Every year at tax time, Harold Penner faces a moral dilemma.
“How,” he asks, “can I pray for peace and then pay (taxes) for war?”
Penner, a Mennonite from Akron, is not alone in his quandary.
According to the War Tax Resistance Coordinating Committee, a national organization based in Brooklyn, New York, roughly 8,000 to 10,000 taxpayers nationwide withhold all or a portion of their federal taxes.
Ruth Benn, the organization’s coordinator, said it is difficult to determine exact numbers.
“We extrapolate,” she said. “People don’t sign up for this.”
As they have done for years, Titus and Linda Peachey of Lancaster attached a letter to this year’s tax form which in part states: “We cannot willingly pay taxes for war.”
Instead, they have withheld an unspecified amount from their federal taxes to protest U.S. military spending.
As pacifists and members of Chestnut Street Mennonite Church, it is the Peacheys' way of opposing how the federal government spends its tax money.
The Peacheys do not keep the money; they donate the amount they have withheld to charitable organizations that “nurture life and peace.” In the past, that has included Christian Peacemakers Teams, Mennonite Central Committee and Domestic Violence Services of Lancaster County.
Face a penalty
In response, the Internal Revenue Service sends them a letter telling them they have underpaid and explaining that they face a penalty for not paying.
Peachey, who is the director of peace education at Mennonite Central Committee, acknowledges the protest is symbolic.
“Eventually the IRS gets the money,” he said. “Some years when we’re owed a refund, we just don’t receive it.”
In the past, the IRS has attached a lien to their bank account, removing the money they owed as well as interest and a penalty.
John and Janet Stoner of Akron know what it’s like to have the IRS attach a lien to their bank account. Years ago, they withheld nearly 50 percent of their taxes as a protest against U.S. military spending.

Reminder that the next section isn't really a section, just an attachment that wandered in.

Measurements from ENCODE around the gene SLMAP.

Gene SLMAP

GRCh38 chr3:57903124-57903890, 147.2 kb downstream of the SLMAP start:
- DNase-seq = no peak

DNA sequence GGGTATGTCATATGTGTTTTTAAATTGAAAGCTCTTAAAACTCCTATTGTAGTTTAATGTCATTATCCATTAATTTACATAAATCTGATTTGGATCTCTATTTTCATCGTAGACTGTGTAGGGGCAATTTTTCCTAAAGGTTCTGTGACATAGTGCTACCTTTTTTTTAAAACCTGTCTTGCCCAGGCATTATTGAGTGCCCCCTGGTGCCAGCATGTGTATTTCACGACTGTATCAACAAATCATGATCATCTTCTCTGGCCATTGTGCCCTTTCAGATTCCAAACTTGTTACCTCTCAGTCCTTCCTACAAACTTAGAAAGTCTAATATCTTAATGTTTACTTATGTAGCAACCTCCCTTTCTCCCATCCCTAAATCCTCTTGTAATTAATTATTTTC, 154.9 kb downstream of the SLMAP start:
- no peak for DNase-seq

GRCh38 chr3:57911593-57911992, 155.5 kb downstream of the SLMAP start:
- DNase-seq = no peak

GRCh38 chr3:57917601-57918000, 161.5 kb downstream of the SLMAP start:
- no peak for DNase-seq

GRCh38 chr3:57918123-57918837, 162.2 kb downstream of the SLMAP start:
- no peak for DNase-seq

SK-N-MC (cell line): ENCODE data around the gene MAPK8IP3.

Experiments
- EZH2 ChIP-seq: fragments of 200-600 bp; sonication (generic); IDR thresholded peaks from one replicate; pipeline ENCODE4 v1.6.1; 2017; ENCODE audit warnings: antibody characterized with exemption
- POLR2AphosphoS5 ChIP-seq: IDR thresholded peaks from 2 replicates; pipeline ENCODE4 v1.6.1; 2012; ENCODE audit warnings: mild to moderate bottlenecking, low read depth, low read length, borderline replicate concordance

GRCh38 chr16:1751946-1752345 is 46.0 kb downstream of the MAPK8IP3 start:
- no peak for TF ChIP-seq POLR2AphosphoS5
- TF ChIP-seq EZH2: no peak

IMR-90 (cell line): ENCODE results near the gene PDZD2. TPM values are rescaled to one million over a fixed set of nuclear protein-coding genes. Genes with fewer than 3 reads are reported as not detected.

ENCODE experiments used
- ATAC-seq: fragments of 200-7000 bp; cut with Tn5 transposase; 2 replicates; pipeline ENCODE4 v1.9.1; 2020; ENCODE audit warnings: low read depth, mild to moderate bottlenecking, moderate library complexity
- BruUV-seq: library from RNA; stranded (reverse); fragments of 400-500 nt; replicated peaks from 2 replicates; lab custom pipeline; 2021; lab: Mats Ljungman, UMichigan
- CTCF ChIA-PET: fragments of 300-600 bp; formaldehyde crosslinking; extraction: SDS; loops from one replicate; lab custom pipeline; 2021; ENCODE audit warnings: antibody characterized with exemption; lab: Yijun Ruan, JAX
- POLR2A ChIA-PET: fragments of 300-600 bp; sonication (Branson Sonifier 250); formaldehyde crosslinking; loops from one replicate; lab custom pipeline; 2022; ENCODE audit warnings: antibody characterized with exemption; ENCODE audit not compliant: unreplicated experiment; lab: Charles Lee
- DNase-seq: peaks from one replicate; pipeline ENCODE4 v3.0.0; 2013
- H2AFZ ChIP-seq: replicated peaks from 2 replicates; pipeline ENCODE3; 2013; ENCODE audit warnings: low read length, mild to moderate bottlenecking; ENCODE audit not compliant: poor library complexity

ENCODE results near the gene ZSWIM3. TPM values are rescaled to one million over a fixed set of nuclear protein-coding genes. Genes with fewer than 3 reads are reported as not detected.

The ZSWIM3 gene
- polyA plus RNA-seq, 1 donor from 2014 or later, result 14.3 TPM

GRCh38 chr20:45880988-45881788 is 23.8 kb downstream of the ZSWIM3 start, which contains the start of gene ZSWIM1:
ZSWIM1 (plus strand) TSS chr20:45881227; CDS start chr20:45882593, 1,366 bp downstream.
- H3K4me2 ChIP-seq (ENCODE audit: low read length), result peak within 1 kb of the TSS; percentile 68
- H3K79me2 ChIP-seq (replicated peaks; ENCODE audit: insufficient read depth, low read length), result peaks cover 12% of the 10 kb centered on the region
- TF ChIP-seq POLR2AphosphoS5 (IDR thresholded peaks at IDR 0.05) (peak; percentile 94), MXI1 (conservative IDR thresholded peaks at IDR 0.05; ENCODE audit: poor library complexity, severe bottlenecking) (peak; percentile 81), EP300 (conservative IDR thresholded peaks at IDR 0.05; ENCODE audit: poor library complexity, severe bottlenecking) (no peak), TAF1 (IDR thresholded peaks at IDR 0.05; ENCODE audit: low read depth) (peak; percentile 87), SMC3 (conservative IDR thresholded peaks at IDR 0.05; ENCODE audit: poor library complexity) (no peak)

They now withhold $10.40 — the amount reflects the 1040 federal tax form — from their taxes. It is part of a national 1040 For Peace campaign.
Berry and Sharon Friesen of Lancaster, members of Chestnut Street Mennonite Church, also subtract $10.40 from their taxes.
Friesen said in those years when he and his wife are owed a rebate, the IRS deducts that amount from their rebate.
“It’s been very routine in our experience,” he said. “The balancing of accounts occurs very quietly.”
Friesen said his quarrel is with government policies, not the IRS, and that he considers it a moral obligation to object to government policies with which he disagrees.
When asked if it was prudent to withhold taxes for the military at a time when terrorists are killing people indiscriminately, Stoner said U.S. military drones also are killing people indiscriminately. He worries that an international court in the future might find the United States guilty of war crimes against humanity.
“Killing people is not a workable way to make the world a better place, nor the U.S. more secure,” he said.
The Stoners, who are members of Akron Mennonite Church, annually send $10.40 to the National Campaign for a Peace Tax Fund, an organization that advocates for the passage of the Religious Freedom Peace Tax Fund Act sponsored by U.S. Rep. John Lewis, D-Georgia.
Lewis introduced the legislation in 2013 as an alternative for those who oppose paying war taxes for religious or moral reasons. Since 1940, the federal government has allowed Americans who oppose war to declare themselves conscientious objectors in the event of a military draft. Lewis’ legislation would allow conscientious objectors to pay their taxes into a special fund in the Treasury that could pay for any federal spending except the military.
A Lewis spokesperson said the congressman “believes that certified conscientious objectors should be able to contribute to all of the meaningful work the federal government does on behalf of the people without having to be concerned that their funds will be used for the waging of war, especially since defense efforts and war are a significant percentage of government expenditures.”
Penner draws parallels between Lewis’ legislation and the U.S. Supreme Court decision that allowed Conestoga Wood Specialties in East Earl and Hobby Lobby to forgo paying for contraceptives under the Affordable Care Act due to religious convictions.
If closely held, for-profit companies are allowed a religious exemption, Penner asked, why are conscientious objectors not given a similar exemption?
Penner and his wife, Barbara, who are members of Akron Mennonite Church, joined the 1040 For Peace movement roughly a decade ago.
The IRS has caught up with them in the past. When President George W. Bush signed the 2008 economic stimulus package that gave taxpayers a federal rebate, the IRS deducted the amount the Penners owed from their rebate check.
The families that withhold taxes for religious reasons recognize not everyone agrees with their decisions.
“In my circles, most people respond positively,” Penner said. “But there also will be feedback saying that ‘You’re not very patriotic.’ ”
Nevertheless, he is resolved to continue to withhold a small amount as a protest.
“I feel that it’s one of the most significant acts of faith for me to say ‘no’ to paying for war.”
U.S. Rep. Joe Pitts and the IRS were asked to comment for this story but did not respond.